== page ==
Film Review: Universal Soldier (1992)


It took years for Jean-Claude Van Damme to properly establish himself in Hollywood. Along the way he also helped fellow Europeans do the same. One of them was German director Roland Emmerich whose conquest of American film industry began with Universal Soldier, 1992 science fiction action film starring Van Damme and Dolph Lundgren.

The film begins with the prologue set in 1969 Vietnam, where US Army soldier Luc Deveraux (played by Van Damme) discovers that his superior, Sergeant Andrew Scott (played by Lundgren), became homicidal lunatic. An attempt to prevent him from murdering innocent civilians leads to confrontation in which both men kill each other. Their bodies are later put on ice and, decades later, used in top secret US government program that would result with creation of Universal Soldiers or UniSols, elite unit of supersoldiers tasked with conducting most difficult and delicate missions. One of such task is taking out of terrorist gang which had taken over Hoover Dam. Spectacular action goes well, but it also brings attention of Veronica Roberts (played by Ally Walker), young and ambitious television reporter. She follows UniSols to their mobile base and begins to discover that the robot-like soldiers are controlled with body temperature regimen and drug cocktails that give them superhuman strength, but also wipe out their past memories. Something, however goes wrong both with GR 44 a.k.a. Devereuax and GR13 a.k.a. Scott who begin to retrieve their memories and characters. GR44 decides to protect Veronica, while GR13 wants her dead and goes that far to openly disobey his superiors and use his deadly abilities to create orgy of bloodshed and destruction.

Critics were very unkind to Universal Soldier, descibing it as nothing more than cheap copy of Terminator 2 (although its basic premise has more to do with the one used in RoboCop). Some even mockingly praised the concept of zombie-like soldiers as something quite fitting to acting abilities of Van Damme and Lundgren. Those who watched the film, even those who aren’t the biggest fans of the two, would probably find such claims too harsh. Van Damme has little to do with his simple and relatively underwritten role, but he does solid job, creating a sympathy for the character who ultimately tries to do the right thing. Van Damme is, on other hand, easily overshadowed by Lundgren who went over the top and apparently had the ball playing pyschotic, menacing and intimidating villain. Over the top approach was also taken by Emmerich, whose direction, despite relatively modest budget, was bombastic and delivered plenty of impressive scenes that included spectacular stunts, plenty of car chases, explosions, shootouts, violence and gore and, last but not least, martial arts displays that culminate in final showdown between Van Damme’s and Lundgren’s character. All that was delivered with great deal of skill and Universal Soldier looks impressive, especially in the opening segments.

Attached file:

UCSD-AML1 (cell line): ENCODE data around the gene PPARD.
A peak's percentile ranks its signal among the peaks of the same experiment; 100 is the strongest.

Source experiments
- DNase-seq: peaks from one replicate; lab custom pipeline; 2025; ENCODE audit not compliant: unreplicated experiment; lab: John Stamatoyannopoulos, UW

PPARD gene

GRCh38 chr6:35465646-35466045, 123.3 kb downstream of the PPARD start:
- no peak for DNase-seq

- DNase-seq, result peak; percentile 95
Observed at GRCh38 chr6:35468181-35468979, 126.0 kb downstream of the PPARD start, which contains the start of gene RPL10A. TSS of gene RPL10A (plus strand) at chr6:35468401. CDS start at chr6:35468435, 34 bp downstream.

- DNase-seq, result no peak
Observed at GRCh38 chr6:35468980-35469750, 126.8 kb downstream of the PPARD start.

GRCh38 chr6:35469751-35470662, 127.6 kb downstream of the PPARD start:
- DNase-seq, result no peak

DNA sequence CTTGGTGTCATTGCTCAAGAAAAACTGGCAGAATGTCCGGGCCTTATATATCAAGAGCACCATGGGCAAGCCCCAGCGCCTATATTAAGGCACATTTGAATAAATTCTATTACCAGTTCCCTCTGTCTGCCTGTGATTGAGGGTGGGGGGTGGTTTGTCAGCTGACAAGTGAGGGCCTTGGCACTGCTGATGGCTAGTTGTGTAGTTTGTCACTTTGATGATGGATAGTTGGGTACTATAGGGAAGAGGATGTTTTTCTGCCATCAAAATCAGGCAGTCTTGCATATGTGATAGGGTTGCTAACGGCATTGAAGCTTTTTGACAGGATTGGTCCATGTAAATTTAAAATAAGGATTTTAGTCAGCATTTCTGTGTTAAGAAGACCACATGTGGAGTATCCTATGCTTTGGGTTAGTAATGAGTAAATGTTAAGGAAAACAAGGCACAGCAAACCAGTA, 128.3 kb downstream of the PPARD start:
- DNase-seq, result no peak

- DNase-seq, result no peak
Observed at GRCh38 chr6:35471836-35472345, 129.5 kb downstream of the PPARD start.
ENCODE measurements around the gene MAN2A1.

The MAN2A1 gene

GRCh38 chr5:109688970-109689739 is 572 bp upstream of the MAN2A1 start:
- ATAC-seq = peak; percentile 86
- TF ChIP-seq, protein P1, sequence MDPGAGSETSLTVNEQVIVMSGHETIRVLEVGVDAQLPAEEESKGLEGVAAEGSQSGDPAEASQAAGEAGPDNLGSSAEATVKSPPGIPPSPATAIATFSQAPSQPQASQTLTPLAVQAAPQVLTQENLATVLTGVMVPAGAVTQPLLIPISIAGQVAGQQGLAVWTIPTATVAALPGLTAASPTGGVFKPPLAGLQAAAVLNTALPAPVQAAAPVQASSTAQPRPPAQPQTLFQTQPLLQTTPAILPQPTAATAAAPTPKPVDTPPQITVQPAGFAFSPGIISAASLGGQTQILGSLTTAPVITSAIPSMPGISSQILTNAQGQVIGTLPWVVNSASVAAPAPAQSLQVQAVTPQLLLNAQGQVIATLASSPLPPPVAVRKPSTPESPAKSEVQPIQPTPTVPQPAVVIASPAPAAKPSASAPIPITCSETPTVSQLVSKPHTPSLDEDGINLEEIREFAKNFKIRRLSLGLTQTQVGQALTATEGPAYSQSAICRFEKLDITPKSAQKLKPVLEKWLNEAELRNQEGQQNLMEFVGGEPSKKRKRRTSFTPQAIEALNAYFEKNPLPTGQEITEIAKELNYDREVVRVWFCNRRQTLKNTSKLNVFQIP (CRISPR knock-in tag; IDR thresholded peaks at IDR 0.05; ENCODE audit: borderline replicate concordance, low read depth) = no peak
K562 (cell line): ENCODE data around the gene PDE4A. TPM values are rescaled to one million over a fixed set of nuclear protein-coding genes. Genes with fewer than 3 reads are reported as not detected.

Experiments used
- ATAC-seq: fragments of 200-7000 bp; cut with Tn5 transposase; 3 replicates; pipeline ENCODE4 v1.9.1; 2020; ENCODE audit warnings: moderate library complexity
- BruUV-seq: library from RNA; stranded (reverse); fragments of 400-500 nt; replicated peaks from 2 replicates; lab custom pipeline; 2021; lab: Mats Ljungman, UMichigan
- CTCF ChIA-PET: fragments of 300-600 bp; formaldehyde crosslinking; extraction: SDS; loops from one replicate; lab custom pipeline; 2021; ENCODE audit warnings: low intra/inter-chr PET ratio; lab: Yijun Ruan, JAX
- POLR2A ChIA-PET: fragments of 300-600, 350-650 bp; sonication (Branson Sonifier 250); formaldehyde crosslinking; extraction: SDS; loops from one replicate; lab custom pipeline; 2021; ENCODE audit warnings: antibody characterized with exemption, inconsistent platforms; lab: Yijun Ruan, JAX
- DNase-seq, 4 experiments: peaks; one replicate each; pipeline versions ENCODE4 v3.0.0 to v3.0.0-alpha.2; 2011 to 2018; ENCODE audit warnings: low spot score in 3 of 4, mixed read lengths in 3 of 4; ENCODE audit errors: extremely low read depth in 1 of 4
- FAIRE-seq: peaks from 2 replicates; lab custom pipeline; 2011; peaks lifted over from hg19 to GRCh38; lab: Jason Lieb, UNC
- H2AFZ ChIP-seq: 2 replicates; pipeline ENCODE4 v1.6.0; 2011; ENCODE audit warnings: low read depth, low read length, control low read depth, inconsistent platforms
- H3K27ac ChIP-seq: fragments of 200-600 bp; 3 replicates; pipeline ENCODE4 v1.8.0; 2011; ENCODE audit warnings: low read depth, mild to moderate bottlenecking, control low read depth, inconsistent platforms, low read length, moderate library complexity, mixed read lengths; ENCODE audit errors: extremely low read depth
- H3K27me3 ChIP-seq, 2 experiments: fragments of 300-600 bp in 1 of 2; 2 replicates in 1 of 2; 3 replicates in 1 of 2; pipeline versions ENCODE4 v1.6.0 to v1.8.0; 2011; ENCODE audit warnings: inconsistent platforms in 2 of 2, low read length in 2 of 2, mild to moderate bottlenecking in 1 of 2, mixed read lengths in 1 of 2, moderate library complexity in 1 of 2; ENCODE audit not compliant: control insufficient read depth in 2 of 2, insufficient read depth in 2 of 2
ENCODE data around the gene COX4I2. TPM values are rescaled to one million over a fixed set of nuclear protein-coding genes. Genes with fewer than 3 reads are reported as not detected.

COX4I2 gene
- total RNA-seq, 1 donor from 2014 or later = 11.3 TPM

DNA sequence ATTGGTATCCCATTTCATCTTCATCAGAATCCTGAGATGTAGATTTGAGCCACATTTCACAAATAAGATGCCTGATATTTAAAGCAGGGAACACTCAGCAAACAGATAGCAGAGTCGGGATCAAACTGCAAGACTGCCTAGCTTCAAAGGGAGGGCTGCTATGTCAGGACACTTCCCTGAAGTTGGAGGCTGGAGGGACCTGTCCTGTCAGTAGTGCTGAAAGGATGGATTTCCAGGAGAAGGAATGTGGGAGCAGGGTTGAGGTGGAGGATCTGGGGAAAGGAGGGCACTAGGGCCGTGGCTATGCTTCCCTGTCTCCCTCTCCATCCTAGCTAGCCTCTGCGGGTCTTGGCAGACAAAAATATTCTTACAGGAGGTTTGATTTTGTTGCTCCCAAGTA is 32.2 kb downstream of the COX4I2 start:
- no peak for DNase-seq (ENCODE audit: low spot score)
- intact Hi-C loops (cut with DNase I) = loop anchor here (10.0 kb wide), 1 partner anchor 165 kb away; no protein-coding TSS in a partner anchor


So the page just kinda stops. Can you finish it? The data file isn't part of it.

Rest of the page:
Unfortunately, script (partially co-authored by Dean Devlin, who would later become Emmerich’s valuable collaborator) is rather messy and too many times sacrifices character exposition and common sense for the sake of cheap action thrills. Probably worst is the idea of having top military officer (played by Ed O’Ross) and scientist (played by Leon Rippy) supervising UniSols displaying great deal of stupidity that allows not only GR44 but also GR13 to get out of their control. Uninspired musical score by Christopher Franke also at times makes Universal Soldier sound cheaper than it actually is. The element that manages to bring the film above water is Ally Walker, young actress that would later earn television stardom as heroine of Profiler. Despite her character being underwritten, she invests a lot of charm and energy in her role and serves not only as an eye candy but also as comic relief. In the end, Van Damme’s and Lundgren’s fans were very kind to the film at the box office and it had good success, resulting in number of sequels over the years. For Emmerich it proved important stepping stone for big blockbusters like Stargate and Independence Day.

RATING: 5/10 (++)

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